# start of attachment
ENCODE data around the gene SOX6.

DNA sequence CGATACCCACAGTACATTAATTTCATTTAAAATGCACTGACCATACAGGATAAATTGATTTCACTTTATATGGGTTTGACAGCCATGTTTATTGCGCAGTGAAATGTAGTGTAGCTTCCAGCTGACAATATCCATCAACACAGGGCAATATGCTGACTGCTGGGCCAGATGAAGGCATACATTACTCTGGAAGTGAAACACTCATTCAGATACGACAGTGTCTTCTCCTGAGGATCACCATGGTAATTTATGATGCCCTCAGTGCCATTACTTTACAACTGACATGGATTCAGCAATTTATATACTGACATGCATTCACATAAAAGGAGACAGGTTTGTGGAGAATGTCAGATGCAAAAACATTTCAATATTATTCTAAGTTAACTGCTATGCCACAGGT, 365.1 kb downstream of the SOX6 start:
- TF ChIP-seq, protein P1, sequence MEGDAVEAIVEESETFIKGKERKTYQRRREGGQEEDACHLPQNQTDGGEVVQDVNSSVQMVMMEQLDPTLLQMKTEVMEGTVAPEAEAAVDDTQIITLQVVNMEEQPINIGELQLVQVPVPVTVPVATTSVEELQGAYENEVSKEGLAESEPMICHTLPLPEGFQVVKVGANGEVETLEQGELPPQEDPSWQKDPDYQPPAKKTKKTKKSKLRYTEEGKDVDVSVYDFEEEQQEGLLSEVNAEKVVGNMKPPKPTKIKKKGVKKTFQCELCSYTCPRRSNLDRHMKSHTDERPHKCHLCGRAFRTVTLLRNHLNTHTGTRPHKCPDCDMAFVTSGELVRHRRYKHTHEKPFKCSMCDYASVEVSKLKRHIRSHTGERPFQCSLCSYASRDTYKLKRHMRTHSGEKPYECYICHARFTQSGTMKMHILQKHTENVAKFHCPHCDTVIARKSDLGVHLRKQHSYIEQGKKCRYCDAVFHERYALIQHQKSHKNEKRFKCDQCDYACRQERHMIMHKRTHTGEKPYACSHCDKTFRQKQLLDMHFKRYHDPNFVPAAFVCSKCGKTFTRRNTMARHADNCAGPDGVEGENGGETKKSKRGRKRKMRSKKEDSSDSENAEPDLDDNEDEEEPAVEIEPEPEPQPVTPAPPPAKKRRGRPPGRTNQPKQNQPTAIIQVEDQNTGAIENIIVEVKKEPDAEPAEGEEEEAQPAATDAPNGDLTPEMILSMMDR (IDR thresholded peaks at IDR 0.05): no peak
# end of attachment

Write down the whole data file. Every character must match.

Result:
ENCODE data around the gene SOX6.

DNA sequence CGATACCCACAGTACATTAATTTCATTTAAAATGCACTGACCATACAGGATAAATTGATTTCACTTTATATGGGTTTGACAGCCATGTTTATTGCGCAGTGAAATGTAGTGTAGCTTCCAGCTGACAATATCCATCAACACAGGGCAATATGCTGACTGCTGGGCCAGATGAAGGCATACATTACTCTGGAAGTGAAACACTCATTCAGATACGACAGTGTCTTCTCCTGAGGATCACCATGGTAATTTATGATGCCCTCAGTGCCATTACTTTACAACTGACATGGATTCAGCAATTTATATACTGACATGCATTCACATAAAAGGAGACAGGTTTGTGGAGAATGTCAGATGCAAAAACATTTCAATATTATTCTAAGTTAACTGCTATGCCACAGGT, 365.1 kb downstream of the SOX6 start:
- TF ChIP-seq, protein P1, sequence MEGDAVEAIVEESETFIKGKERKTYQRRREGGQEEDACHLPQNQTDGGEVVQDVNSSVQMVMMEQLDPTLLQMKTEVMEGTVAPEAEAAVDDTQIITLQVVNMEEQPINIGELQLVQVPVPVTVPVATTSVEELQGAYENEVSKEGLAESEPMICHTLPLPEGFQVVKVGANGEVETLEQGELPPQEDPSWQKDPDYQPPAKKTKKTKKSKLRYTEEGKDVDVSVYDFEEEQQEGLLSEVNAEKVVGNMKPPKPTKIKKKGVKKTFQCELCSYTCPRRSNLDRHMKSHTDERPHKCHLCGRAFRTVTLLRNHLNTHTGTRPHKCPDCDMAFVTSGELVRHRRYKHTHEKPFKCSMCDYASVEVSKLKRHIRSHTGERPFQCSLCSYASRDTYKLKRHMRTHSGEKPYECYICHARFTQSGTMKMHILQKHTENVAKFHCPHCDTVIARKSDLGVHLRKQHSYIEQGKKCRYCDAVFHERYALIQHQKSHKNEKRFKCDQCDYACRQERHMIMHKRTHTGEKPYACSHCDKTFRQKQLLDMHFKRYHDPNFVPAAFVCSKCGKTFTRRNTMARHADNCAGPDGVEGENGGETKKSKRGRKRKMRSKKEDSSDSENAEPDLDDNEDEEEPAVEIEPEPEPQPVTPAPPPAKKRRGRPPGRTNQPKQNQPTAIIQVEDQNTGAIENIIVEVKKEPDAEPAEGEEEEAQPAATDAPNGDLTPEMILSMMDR (IDR thresholded peaks at IDR 0.05): no peak